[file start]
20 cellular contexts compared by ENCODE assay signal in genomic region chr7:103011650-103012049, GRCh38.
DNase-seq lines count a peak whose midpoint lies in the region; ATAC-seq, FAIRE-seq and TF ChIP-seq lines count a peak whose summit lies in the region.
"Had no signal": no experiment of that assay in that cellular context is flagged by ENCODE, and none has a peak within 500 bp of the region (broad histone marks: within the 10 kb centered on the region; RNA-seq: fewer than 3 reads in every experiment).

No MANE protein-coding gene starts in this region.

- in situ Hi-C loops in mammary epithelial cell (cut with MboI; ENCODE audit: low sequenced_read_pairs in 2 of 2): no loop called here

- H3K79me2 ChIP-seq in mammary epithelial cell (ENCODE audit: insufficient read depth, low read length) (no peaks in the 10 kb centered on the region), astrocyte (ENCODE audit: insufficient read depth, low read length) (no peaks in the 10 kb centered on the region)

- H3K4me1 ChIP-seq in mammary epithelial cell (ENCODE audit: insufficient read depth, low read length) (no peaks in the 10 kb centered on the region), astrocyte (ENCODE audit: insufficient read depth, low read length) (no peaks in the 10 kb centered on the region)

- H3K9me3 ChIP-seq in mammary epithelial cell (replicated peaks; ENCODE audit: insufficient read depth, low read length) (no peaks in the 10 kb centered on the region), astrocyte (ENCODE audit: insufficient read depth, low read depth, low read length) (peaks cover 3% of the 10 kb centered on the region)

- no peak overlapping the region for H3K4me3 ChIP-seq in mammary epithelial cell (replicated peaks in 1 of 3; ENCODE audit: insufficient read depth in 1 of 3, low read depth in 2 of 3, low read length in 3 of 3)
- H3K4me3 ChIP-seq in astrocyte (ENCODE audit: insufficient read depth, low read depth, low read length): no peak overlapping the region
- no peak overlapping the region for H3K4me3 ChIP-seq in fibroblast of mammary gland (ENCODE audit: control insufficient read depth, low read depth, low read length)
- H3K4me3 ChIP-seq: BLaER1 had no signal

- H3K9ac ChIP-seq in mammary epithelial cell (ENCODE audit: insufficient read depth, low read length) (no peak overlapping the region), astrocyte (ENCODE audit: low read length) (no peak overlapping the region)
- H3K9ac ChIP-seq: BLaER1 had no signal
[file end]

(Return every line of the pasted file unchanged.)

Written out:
20 cellular contexts compared by ENCODE assay signal in genomic region chr7:103011650-103012049, GRCh38.
DNase-seq lines count a peak whose midpoint lies in the region; ATAC-seq, FAIRE-seq and TF ChIP-seq lines count a peak whose summit lies in the region.
"Had no signal": no experiment of that assay in that cellular context is flagged by ENCODE, and none has a peak within 500 bp of the region (broad histone marks: within the 10 kb centered on the region; RNA-seq: fewer than 3 reads in every experiment).

No MANE protein-coding gene starts in this region.

- in situ Hi-C loops in mammary epithelial cell (cut with MboI; ENCODE audit: low sequenced_read_pairs in 2 of 2): no loop called here

- H3K79me2 ChIP-seq in mammary epithelial cell (ENCODE audit: insufficient read depth, low read length) (no peaks in the 10 kb centered on the region), astrocyte (ENCODE audit: insufficient read depth, low read length) (no peaks in the 10 kb centered on the region)

- H3K4me1 ChIP-seq in mammary epithelial cell (ENCODE audit: insufficient read depth, low read length) (no peaks in the 10 kb centered on the region), astrocyte (ENCODE audit: insufficient read depth, low read length) (no peaks in the 10 kb centered on the region)

- H3K9me3 ChIP-seq in mammary epithelial cell (replicated peaks; ENCODE audit: insufficient read depth, low read length) (no peaks in the 10 kb centered on the region), astrocyte (ENCODE audit: insufficient read depth, low read depth, low read length) (peaks cover 3% of the 10 kb centered on the region)

- no peak overlapping the region for H3K4me3 ChIP-seq in mammary epithelial cell (replicated peaks in 1 of 3; ENCODE audit: insufficient read depth in 1 of 3, low read depth in 2 of 3, low read length in 3 of 3)
- H3K4me3 ChIP-seq in astrocyte (ENCODE audit: insufficient read depth, low read depth, low read length): no peak overlapping the region
- no peak overlapping the region for H3K4me3 ChIP-seq in fibroblast of mammary gland (ENCODE audit: control insufficient read depth, low read depth, low read length)
- H3K4me3 ChIP-seq: BLaER1 had no signal

- H3K9ac ChIP-seq in mammary epithelial cell (ENCODE audit: insufficient read depth, low read length) (no peak overlapping the region), astrocyte (ENCODE audit: low read length) (no peak overlapping the region)
- H3K9ac ChIP-seq: BLaER1 had no signal